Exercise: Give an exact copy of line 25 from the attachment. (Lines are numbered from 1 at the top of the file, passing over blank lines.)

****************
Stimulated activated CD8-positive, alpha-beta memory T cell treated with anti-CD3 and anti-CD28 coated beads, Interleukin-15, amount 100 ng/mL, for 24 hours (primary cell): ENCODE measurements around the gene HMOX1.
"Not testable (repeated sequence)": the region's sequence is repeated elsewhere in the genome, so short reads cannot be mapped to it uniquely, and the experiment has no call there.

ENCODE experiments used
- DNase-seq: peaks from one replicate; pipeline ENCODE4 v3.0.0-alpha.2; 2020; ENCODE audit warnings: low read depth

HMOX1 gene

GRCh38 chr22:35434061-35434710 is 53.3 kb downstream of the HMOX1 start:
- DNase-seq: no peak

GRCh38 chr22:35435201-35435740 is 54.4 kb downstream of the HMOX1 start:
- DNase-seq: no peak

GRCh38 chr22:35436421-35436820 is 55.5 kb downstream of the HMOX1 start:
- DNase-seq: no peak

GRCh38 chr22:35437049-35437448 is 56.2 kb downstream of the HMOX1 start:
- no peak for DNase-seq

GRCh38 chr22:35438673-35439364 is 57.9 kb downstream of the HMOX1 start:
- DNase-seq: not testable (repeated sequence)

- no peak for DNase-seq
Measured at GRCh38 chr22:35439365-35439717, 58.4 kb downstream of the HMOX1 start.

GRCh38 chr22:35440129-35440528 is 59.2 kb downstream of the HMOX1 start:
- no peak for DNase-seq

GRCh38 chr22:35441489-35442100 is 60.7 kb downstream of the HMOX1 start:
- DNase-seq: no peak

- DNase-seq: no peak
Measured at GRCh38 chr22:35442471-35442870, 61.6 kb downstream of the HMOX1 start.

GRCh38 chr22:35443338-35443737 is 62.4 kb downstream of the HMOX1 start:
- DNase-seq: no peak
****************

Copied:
- DNase-seq: no peak